Americans Borrowing More Than Ever to Buy Cars

Experian notes creditworthiness of buyers improved in Q4 2017.

by on Mar.02, 2018

During Q4 2017, Americans borrowed more money for longer periods of time than ever for new and used vehicles.

Auto sales continue to drop, yet Americans are borrowing more money than ever to buy new and used vehicles, according Experian’s analysis of fourth quarter of 2017.

Experian shows that auto loans are at record highs for new vehicles, $31,099, and used vehicles, $19,589. Additionally, the amount of money loaned to purchase vehicles is up for the quarter to $1.12 billion. In Q3, that figure was $1.07 billion.

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“I think we’re certainly at a point where affordability is a question,” said Melinda Zabritski, Experian’s senior director of automotive finance solutions. “When you look at how much income you need to support that payment, it certainly is higher than your average individual income.”

The average monthly payment for a new vehicle hit an all-time high of $515, while the average used auto loan payment also hit a new record: $371 per month. This rise is somewhat alarming as the average length of a loan continues to growth.

(Auto sales falter in February. Click Here for the story.)

On average, a new car loan is a little more than 69 months, according to Experian, while the average used vehicle loan has a term of just over 64 months. Buyers are extending their loans to get their payments lower in order to buy more expensive vehicles.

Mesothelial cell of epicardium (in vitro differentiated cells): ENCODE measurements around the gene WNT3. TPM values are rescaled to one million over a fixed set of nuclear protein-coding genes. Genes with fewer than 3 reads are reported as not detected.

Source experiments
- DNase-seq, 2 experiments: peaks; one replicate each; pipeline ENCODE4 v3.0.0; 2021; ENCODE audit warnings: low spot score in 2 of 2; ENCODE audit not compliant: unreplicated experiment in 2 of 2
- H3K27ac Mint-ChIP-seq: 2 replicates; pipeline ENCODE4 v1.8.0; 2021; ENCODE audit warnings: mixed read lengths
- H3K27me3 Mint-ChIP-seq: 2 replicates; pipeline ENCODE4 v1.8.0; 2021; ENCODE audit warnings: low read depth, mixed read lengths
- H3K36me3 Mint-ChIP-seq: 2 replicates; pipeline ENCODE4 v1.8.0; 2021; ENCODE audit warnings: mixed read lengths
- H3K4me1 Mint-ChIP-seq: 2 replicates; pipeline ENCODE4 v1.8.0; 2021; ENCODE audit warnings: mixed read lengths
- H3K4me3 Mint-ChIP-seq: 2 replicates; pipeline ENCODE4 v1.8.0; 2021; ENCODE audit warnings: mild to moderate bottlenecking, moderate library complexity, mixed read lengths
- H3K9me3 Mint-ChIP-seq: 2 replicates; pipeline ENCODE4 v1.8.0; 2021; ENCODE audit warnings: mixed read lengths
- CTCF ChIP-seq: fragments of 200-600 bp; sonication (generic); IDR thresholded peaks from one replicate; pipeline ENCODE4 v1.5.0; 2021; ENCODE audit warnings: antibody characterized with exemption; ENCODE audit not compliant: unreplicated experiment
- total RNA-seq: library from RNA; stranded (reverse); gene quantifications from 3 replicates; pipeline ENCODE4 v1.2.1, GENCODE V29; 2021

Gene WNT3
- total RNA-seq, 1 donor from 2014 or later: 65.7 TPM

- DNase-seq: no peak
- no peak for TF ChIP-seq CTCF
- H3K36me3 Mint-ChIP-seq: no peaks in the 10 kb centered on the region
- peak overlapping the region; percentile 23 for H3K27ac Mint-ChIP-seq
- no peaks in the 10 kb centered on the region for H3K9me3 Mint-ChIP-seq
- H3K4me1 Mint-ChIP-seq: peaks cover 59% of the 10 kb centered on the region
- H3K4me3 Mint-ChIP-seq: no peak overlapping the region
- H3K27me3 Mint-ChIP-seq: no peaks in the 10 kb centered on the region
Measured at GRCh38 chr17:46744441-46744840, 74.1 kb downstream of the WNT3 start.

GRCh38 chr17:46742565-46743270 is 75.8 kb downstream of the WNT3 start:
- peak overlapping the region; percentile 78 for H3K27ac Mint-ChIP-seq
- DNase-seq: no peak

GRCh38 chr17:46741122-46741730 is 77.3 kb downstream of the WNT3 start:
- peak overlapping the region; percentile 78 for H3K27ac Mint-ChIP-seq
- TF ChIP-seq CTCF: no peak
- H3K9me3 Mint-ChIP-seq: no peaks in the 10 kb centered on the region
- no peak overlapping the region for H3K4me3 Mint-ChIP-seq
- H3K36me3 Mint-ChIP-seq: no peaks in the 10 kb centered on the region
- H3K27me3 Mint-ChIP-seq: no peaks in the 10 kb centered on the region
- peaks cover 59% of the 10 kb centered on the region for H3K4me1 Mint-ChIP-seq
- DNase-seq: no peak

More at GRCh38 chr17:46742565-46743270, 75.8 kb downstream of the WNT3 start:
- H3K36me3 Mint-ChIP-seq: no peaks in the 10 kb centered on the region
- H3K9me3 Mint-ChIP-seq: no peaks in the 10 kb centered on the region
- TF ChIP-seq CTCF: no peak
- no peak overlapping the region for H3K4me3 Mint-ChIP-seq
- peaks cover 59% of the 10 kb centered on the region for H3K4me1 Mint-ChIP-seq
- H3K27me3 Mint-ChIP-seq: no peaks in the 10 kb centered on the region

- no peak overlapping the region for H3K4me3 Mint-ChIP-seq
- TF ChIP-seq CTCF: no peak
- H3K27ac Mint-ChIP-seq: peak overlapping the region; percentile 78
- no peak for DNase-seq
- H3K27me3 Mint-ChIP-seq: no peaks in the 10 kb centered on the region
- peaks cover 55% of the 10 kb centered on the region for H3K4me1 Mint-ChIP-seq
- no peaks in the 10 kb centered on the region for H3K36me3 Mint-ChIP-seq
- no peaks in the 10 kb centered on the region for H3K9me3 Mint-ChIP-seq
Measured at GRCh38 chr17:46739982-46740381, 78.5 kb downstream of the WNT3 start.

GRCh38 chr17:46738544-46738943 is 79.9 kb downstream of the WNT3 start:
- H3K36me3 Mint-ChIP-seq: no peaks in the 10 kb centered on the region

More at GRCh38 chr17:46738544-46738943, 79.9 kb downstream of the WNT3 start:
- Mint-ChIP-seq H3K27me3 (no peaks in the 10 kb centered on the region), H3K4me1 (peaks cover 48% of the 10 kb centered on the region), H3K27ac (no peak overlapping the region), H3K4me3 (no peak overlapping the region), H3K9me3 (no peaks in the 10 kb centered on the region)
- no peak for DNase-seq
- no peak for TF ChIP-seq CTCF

According to Edmunds.com, the price paid for a new vehicle rose more than 10% over the last five years. Last year, the average price paid for a new vehicle was an all-time high of $35,176, according to Edmunds.com. That price is up from $33,532 in 2015 and $31,773 in 2013.

This isn’t a big surprise. The increased sales of new trucks and utility vehicles is helping to push the average up. Interest rates have also risen as the Federal Reserve has made a few adjustments during the past year.

(Click Here for details about new vehicle sales holding steady in January.)

“For some buyers, this is going to come as a surprise,” said Jessica Caldwell, executive director of Industry Analysis for Edmunds.com. “For buyers with average credit scores, the rates are higher than a couple years ago and that will mean a higher monthly payment.”

In February, the average interest rate for new financed vehicles was 5.2%, up from 4.9% a year ago and 4.4% five years ago.

“We’re starting to see a trickle-down effect from the rate increases happening at the federal level,” said Caldwell.

(To see more about global auto sales hitting a record this year, Click Here.)

However, this seems to be one area where lenders are clamping down, as they look to avoid the mistakes of the past, the number of prime and above lenders rose in the final quarter. More than 61% of buyers had credit scores in the prime or better range. That an increase of 1% over Q4 2016.

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